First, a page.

Lord McConnell of Lough Erne and Lochend  (Allan MacDonald) 

Guests:  Duncan Nicholson, Innes White, Russell Hunter 

Three tunes here, written by piper Allan MacDonald.  The piping is by former Glasgow Police Pipe Major Duncan Nicholson, another former Tannie.  These are a quickstep, a strathspey, and a reel, which was written by Allan for his good friend the excellent musician Cathal McConnell.  The piping here is a perfect example of the accuracy required of a Pipe Major – thanks Duncan for turning the clock back to record with us on this album! 

JESSIE THE FLOO’ER O’ DUNBLANE  (Robert Tannahill, arranged Tannahill Weavers) 

Guests:  Ross Kennedy, Les Wilson, Innes White, Aaron Jones, Kenny Forsyth 

Ross Kennedy made two albums with the band in the 1980’s, and in the true spirit of this recording we invited him on board to sing a song with us.  This was written by the poet Robert Tannahill, the band’s namesake – another of his many beautiful love songs. 

The sun has gane doon o’er the lofty Ben Lomond, 
And left the red clouds that preside o'er the scene; 
While lanely I stray in the saft simmer gloamin', 
Tae muse on sweet Jessie, the floo'er o' Dunblane. 

How sweet is the brier wi' its saft fauldin' blossom, 
And sweet is the birk wi' its mantle o' green; 
Yet sweeter and fairer, and dear tae this bosom, 
Is lovely young Jessie, the floo'er o' Dunblane. 

Lovely young Jessie, lovely young Jessie, 
Lovely young Jessie, the floo’er o’ Dunblane 

She's modest as onie and blythe as she's bonnie, 
For guileless simplicity marks her its ain; 
And far be the villain divested o' feeling,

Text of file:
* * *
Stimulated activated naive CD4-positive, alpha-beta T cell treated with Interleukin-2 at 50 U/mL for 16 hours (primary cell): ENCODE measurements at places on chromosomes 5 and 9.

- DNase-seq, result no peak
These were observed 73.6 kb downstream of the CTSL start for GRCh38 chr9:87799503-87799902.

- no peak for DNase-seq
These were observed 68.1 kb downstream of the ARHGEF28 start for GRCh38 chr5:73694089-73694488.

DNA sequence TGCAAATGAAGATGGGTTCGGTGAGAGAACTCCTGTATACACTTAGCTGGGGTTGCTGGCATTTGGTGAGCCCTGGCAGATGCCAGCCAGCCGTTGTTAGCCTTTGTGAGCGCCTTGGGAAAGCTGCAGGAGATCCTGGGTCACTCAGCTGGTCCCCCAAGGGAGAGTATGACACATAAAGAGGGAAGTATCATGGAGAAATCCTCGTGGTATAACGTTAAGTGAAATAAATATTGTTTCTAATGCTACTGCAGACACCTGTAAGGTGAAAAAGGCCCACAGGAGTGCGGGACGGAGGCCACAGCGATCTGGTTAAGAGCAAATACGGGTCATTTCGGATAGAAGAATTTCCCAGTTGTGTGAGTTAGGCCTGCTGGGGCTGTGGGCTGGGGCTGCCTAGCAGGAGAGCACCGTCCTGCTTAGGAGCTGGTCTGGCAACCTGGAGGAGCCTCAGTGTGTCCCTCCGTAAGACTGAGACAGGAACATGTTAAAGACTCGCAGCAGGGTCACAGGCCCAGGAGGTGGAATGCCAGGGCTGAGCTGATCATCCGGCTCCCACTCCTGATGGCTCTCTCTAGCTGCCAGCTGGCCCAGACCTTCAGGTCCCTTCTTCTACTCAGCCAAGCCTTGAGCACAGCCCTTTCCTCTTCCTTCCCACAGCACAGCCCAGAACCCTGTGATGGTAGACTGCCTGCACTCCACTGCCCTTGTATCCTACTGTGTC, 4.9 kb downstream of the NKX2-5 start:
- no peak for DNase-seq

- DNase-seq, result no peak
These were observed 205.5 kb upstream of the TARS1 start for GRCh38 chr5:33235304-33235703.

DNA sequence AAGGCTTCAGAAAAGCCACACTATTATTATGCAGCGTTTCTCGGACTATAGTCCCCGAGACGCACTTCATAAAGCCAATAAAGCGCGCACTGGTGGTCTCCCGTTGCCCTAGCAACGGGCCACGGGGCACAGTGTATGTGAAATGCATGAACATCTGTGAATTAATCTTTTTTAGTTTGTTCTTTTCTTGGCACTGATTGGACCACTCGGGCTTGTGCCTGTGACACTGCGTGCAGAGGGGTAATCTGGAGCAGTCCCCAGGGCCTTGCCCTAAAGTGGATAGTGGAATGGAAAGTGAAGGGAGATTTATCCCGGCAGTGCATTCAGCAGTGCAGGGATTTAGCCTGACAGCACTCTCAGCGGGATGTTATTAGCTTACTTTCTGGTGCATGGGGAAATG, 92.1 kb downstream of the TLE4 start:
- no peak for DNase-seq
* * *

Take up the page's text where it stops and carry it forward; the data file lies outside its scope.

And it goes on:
Wha'd blight in its bloom the sweet floo'er o' Dunblane. 

Sing on, thou sweet mavis, thy hymn tae the evening, 
Thour't dear tae the echoes o' Calderwood glen; 
Sae dear tae this bosom, sae artless and winning, 
Is charming young Jessie, the floo'er o' Dunblane. 


THE BATTLE OF SHERIFFMUIR  (Robert Burns/John Barclay, arranged Tannahill Weavers) 
The Cameronian Rant (traditional) 
The Aftermath (Phil MacLennan Smillie) 

Guests:  Mike Ward, Hudson Swan, Alan MacLeod, Robbie Ward, Duncan Nicholson 

Our version of 'The Battle of Sherramuir' is based on the Burns' edit of the Reverent John Barclay's much wordier original text, 'Dialogue Between Will Lick-Ladle and Tom Clean-Cogue'. There's also a definite touch of the 'Sounds of the Seventies' involved, as the 1977 - 1980 lineup of Alan MacLeod, Mike Ward, Hudson Swan, Phil Smillie and Roy Gullane take to the studio once more to tackle Mike's trademark inventive musical arrangement.  

Being a battle with no conclusive outcome, the song bounces between two 'eye-witness' accounts of the event, a battle in which both the Scottish and the English claimed victory.  It is believed that at one end of the battlefield the English were reported to have won their contest with the Scots, while at the other end it was reported that the Scots had defeated the English.  The battle then disintegrated into chaos with both sides claiming victory.  In actual fact it would be fair to say that no one won.  We have tried to create a feeling of the Scots marching to the battlefield and the chaos in the aftermath.